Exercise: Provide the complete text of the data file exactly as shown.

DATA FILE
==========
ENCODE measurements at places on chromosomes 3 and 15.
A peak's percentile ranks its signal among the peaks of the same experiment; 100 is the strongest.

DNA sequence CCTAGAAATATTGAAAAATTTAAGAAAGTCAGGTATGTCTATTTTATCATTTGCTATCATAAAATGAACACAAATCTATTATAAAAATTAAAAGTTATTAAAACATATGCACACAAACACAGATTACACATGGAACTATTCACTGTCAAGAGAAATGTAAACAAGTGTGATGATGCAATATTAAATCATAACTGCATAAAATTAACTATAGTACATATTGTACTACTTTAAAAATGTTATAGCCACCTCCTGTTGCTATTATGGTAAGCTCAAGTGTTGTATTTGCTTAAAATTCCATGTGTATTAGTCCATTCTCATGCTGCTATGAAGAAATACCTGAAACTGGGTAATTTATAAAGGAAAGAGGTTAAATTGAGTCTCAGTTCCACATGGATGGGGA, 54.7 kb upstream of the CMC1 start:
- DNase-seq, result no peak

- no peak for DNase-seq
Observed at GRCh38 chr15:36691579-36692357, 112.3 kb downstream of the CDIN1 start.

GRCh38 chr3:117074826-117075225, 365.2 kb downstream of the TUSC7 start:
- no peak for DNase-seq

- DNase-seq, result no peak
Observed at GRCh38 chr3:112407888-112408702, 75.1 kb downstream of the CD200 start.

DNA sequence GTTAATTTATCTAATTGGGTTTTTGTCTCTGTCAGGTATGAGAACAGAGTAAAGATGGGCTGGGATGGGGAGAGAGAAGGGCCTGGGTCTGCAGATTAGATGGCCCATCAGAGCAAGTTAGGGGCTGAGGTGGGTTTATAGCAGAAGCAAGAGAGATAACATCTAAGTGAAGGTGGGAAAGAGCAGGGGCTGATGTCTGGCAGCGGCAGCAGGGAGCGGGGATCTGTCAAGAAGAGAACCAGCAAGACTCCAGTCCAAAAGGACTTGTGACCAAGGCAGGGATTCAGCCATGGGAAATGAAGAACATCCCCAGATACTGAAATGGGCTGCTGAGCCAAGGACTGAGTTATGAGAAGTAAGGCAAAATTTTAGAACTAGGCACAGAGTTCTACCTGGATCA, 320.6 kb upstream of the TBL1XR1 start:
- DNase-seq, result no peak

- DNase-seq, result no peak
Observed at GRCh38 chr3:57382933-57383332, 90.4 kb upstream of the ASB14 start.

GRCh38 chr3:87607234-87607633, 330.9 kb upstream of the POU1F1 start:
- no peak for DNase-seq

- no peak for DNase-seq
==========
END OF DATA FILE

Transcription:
ENCODE measurements at places on chromosomes 3 and 15.
A peak's percentile ranks its signal among the peaks of the same experiment; 100 is the strongest.

DNA sequence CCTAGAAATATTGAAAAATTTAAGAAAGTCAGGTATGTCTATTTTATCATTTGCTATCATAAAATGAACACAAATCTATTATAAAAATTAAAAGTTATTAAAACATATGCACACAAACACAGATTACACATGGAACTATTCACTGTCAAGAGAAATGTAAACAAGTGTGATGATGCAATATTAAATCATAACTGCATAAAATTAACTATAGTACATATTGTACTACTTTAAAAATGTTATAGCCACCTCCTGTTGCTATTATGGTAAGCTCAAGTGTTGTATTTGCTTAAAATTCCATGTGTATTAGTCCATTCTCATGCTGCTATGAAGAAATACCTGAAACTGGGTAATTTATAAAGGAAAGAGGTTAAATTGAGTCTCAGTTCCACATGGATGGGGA, 54.7 kb upstream of the CMC1 start:
- DNase-seq, result no peak

- no peak for DNase-seq
Observed at GRCh38 chr15:36691579-36692357, 112.3 kb downstream of the CDIN1 start.

GRCh38 chr3:117074826-117075225, 365.2 kb downstream of the TUSC7 start:
- no peak for DNase-seq

- DNase-seq, result no peak
Observed at GRCh38 chr3:112407888-112408702, 75.1 kb downstream of the CD200 start.

DNA sequence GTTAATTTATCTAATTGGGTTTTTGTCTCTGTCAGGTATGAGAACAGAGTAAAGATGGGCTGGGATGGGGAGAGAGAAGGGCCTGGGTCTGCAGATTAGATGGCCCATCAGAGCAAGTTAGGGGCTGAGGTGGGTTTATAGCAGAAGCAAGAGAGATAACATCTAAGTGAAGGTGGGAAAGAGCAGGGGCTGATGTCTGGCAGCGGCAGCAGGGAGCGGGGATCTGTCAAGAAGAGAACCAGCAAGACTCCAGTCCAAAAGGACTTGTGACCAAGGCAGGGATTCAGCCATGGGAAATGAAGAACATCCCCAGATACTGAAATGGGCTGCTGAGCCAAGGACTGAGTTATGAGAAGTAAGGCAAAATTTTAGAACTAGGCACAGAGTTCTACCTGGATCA, 320.6 kb upstream of the TBL1XR1 start:
- DNase-seq, result no peak

- DNase-seq, result no peak
Observed at GRCh38 chr3:57382933-57383332, 90.4 kb upstream of the ASB14 start.

GRCh38 chr3:87607234-87607633, 330.9 kb upstream of the POU1F1 start:
- no peak for DNase-seq

- no peak for DNase-seq